S Corporation Pros and Cons: Everything You Need to Know
An S corporation's pros and cons are mostly related to taxes. Choosing a business entity type will determine how your company is taxed and how the organization is run. 3 min read
2. Personal Service Corporation
3. Pros of S Corporations
4. Cons of S Corporation Status
What is an S Corporation?
An S corporation's pros and cons are mostly related to taxes. Choosing a business entity type will determine how your company is taxed and how the organization is run. There are three popular choices when it comes to determining how to classify your business entity.
- An S corporation
- A Limited Liability Corporation (LLC)
- A C corporation
An S corporation benefits from pass-through taxation, like a partnership or sole proprietorship. This type of taxation only taxes the business on its profits at the individual level. C corporations, however, are taxed at both the corporate and the shareholder level; this is known as double taxation.
Business owners are given the option of how they would like their business taxed, and as long as they meet the eligibility requirements, choosing to structure their business as an S corporation might save them the most on taxes. Along with the break in taxation, business owners also prefer S corporations for the liability protections they provide. S corporations benefit businesses that:
- Provide services, such as consultants
- Do not have significant start-up costs
- Do not require any major purchases, such as equipment to start the operations
- Plan to make a decent amount of money without significant expenses or effort
Once deemed a C corporation, a business can change to an S corporation at a later date, or they can choose to elect status as an S corporation at the start of the new tax year.
Personal Service Corporation
Some corporations will elect S corporation status to avoid being classified as a Personal Service Corporation by the IRS. A PSC is a company that provides services, such as consulting, to the public. In an effort to prevent a loss of revenue, the IRS has closed a loophole to designate C corporations that provide services as PSCs to ensure that they are still taxed at the higher rate. However, for smaller companies that provide a service, it may be in their best interest to elect S corporation status.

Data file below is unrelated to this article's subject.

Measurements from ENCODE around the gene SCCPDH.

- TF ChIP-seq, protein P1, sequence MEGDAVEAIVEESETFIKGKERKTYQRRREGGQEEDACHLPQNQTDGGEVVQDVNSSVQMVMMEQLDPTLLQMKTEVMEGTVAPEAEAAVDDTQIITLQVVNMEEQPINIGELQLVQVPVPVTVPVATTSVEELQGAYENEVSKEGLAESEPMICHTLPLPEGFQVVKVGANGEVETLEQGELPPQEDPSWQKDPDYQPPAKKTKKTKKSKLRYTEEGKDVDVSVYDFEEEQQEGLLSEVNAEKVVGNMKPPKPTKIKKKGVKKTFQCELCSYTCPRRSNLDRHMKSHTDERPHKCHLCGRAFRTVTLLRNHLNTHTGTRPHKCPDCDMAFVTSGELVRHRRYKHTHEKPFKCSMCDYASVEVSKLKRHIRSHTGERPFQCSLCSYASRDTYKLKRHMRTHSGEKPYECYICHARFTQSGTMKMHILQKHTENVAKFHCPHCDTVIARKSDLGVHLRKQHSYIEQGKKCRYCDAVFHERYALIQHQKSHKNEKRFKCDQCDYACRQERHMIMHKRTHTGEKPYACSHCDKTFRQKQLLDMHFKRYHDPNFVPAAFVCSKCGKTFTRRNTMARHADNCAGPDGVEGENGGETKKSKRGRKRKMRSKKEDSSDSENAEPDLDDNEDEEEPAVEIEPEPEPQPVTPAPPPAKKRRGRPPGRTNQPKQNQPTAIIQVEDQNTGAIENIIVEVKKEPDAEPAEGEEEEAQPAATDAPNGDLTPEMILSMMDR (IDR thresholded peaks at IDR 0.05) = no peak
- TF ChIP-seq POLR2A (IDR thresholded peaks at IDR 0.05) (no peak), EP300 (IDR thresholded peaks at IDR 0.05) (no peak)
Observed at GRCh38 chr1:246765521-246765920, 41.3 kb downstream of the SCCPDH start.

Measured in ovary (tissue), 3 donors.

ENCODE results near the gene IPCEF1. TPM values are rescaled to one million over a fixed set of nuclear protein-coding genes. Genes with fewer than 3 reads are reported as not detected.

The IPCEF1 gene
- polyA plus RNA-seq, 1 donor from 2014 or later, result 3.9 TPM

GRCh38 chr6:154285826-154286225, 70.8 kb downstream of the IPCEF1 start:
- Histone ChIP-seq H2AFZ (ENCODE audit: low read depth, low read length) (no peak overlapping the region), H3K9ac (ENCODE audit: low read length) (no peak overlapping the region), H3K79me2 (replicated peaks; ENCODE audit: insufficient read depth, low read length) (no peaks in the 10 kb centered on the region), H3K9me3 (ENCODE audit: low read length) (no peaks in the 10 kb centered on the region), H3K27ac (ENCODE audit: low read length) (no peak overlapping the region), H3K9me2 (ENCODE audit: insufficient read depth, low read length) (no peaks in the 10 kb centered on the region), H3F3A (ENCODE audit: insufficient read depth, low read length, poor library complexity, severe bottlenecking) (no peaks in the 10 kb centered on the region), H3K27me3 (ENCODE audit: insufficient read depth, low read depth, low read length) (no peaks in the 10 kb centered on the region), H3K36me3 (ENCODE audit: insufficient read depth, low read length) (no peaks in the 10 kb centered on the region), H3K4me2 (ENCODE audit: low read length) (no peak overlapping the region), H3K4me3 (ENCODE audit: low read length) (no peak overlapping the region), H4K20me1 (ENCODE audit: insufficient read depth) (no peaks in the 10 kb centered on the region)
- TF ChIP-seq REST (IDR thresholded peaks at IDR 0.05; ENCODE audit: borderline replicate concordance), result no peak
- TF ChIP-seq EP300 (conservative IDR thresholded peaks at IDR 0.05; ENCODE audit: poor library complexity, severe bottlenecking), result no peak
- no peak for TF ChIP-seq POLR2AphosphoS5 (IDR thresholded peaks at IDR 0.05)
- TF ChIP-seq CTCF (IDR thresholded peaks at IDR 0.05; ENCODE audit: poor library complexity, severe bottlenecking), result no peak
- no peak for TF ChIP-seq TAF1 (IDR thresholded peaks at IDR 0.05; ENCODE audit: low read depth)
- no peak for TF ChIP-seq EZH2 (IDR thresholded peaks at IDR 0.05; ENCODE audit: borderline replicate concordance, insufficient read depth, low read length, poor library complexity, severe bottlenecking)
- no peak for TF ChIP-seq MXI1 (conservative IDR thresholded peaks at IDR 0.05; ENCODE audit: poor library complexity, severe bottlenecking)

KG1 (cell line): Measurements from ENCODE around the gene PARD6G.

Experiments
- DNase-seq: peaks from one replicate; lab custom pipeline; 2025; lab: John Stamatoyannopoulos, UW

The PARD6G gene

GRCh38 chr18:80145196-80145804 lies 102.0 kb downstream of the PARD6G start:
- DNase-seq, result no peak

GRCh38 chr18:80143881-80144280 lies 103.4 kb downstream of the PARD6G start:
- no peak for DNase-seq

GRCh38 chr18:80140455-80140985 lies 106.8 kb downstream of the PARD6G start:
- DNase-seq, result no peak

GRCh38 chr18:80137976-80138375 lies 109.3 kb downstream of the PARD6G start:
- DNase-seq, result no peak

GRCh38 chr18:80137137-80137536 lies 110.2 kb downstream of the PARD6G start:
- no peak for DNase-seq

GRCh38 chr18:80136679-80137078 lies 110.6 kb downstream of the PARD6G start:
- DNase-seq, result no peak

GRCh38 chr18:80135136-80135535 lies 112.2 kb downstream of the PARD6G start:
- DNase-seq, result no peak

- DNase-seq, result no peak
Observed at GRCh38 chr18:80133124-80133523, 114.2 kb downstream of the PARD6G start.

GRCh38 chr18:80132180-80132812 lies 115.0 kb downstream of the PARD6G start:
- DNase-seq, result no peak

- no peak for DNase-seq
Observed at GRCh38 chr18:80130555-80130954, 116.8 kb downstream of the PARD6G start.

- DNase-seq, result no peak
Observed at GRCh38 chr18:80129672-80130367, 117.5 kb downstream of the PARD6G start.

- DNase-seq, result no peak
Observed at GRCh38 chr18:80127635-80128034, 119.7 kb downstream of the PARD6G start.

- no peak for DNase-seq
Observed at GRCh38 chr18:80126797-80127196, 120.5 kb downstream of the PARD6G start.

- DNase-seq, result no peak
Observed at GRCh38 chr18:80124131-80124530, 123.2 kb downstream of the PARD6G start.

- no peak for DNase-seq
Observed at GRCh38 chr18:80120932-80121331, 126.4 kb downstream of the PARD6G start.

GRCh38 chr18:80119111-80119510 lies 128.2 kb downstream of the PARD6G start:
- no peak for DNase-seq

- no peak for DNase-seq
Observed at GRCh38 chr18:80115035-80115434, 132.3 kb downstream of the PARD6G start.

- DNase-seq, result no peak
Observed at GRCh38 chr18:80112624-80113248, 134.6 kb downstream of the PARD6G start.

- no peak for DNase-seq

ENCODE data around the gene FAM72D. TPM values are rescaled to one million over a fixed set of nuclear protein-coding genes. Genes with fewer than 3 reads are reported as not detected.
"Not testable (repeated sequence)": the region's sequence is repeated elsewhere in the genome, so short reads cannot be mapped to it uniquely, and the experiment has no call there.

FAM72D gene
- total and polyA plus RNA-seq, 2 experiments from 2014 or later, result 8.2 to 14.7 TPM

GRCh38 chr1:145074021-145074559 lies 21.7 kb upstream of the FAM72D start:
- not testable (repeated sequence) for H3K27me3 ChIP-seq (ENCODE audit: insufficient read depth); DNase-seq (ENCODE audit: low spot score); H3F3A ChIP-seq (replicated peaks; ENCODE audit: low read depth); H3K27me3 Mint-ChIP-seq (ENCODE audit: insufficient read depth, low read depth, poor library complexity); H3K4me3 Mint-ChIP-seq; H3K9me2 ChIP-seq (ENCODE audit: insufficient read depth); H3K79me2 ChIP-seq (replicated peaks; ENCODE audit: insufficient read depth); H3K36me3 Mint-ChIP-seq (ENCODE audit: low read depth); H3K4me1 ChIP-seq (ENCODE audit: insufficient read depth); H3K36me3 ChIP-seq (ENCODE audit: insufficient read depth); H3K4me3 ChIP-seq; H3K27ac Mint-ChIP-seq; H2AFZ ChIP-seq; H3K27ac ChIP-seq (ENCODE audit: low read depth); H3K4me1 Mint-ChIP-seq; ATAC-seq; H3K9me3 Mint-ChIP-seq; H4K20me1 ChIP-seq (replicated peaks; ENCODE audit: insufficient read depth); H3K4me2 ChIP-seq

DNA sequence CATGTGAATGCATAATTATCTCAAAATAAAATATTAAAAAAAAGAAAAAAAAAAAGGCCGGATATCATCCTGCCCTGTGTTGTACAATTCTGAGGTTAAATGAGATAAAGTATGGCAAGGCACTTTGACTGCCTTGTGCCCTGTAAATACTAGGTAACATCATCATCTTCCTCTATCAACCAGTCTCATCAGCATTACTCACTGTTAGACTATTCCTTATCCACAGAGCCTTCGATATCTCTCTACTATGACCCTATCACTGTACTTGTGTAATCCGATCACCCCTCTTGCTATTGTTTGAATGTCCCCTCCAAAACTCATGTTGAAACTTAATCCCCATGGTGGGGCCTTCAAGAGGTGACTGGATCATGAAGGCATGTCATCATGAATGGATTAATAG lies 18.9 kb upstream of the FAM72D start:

Pros of S Corporations
An S corporation is a popular election due to the many benefits that they can create for a company. Some of the benefits that business owners can expect when electing S corporation status include:
- It has income splitting potential with owners and employees.
- Employees can take a salary to be able to pay payroll taxes upfront.
- Business owners will not have to pay the self-employment taxes on the business profits.
- Business owners will be expected to take a reasonable salary for management of the day-to-day operations.
- There is no corporate tax liability for an s corporation as the profits and losses will pass through the individual owner's tax returns.
- An S corporation may have reduced taxable gains in the event that shares are sold.
- You can write off your losses for S corporation, which can be offset against your personal income.
- An S corporation will provide owners with limited liability against debts accrued by the business.
- An S corporation as it can use the cash method of accounting if the business has no inventory.
- You have the ability to raise money by selling stock just as you would with C corporations.
- An S corporation has an unlimited life and can be transferred upon the death or departure of an owner.
It is important to note that some states do not recognize S corporations as a tax status and will treat those companies the same as they would C corporations when it comes to taxation. While this can happen at the state level, the company would not be required to pay federal tax.
Cons of S Corporation Status
While S corporation status may be the best options for your business, it is important to consider the cons before making your final determination.
- Shares can be seized or sold for court proceedings.
- Shares must be directly held.
- If an owner or employee owns 2% or more of the total company shares, they are unable to receive tax-free benefits.
- Due to the pass-through taxation, shareholders in higher income brackets will pay more in taxes.
- If sold, the capital gains on assets are higher than that of limited partnerships or LLCs.
- Due to the limits on the stock, S corporations do not attract as many outside investors.
- The salary requirements may be hard to meet for companies that may be struggling.
If you need help deciding if S corporation status is right for your company, you can post your legal need on UpCounsel's marketplace. UpCounsel accepts only the top 5 percent of lawyers to its site. Lawyers on UpCounsel come from law schools such as Harvard Law and Yale Law and average 14 years of legal experience, including work with or on behalf of companies like Google, Menlo Ventures, and Airbnb.